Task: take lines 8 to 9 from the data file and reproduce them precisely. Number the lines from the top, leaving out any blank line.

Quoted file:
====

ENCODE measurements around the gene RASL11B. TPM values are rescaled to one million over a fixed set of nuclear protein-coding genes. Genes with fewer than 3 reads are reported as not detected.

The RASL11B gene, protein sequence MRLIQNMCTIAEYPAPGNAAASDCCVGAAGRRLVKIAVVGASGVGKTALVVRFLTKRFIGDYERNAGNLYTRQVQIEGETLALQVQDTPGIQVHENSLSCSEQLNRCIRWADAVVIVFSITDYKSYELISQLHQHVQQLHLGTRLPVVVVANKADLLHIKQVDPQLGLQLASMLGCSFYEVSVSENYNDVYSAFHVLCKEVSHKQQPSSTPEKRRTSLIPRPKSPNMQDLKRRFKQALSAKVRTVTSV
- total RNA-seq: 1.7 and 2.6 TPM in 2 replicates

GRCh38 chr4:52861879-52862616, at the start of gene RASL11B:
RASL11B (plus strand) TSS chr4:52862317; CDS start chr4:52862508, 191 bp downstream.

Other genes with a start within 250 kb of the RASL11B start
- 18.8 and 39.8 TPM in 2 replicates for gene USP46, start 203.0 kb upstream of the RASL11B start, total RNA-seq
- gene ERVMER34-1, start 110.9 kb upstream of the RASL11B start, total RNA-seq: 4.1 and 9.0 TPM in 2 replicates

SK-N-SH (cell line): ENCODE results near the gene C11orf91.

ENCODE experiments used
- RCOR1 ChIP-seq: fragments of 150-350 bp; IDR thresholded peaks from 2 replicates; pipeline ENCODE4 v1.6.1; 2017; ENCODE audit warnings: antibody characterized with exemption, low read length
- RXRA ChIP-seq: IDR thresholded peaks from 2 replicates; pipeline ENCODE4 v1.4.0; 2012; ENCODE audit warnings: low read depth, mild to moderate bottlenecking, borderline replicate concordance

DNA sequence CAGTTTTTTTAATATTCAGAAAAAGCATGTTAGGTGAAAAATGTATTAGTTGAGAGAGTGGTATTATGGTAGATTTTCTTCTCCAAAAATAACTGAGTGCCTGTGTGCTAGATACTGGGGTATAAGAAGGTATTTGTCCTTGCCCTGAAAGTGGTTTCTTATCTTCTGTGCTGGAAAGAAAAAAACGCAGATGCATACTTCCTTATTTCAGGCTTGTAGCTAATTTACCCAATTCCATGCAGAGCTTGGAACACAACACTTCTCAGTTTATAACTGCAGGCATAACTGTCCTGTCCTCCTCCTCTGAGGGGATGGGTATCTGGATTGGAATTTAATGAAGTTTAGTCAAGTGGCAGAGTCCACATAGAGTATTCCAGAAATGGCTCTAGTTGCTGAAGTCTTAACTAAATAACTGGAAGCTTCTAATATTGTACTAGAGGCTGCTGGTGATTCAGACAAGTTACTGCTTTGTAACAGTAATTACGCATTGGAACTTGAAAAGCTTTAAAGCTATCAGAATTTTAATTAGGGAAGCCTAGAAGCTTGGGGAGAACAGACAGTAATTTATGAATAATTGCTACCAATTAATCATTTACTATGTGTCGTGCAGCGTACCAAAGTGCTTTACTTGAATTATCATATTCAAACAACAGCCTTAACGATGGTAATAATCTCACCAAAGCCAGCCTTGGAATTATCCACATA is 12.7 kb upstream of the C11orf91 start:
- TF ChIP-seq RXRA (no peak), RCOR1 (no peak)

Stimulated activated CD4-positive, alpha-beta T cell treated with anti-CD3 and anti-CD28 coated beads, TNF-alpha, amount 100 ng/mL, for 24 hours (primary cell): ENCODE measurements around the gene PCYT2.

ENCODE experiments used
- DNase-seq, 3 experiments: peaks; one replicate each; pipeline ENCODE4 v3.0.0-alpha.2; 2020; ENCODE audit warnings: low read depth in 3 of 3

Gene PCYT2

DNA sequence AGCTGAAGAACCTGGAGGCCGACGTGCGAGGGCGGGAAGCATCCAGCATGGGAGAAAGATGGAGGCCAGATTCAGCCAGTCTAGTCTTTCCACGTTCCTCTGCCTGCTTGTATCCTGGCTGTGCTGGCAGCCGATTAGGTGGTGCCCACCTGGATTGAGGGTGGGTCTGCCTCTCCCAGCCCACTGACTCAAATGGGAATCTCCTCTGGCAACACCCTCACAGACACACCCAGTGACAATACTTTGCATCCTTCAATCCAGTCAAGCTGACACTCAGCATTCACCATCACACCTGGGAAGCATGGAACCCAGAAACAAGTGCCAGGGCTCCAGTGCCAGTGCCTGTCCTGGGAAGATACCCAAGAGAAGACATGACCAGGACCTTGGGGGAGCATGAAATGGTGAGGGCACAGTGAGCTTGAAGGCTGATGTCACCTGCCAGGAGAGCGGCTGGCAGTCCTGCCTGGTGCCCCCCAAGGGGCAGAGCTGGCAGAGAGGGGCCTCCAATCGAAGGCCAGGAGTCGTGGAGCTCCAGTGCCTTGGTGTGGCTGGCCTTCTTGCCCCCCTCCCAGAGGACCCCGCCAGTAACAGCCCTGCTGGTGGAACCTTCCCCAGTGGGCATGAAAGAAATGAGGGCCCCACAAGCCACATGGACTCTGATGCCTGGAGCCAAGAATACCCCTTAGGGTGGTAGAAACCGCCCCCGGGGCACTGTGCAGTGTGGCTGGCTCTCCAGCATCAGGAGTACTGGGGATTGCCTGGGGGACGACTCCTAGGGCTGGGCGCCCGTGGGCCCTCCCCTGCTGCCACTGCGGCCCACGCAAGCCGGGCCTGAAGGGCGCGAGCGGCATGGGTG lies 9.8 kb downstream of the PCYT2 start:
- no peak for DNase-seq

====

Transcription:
- gene ERVMER34-1, start 110.9 kb upstream of the RASL11B start, total RNA-seq: 4.1 and 9.0 TPM in 2 replicates

SK-N-SH (cell line): ENCODE results near the gene C11orf91.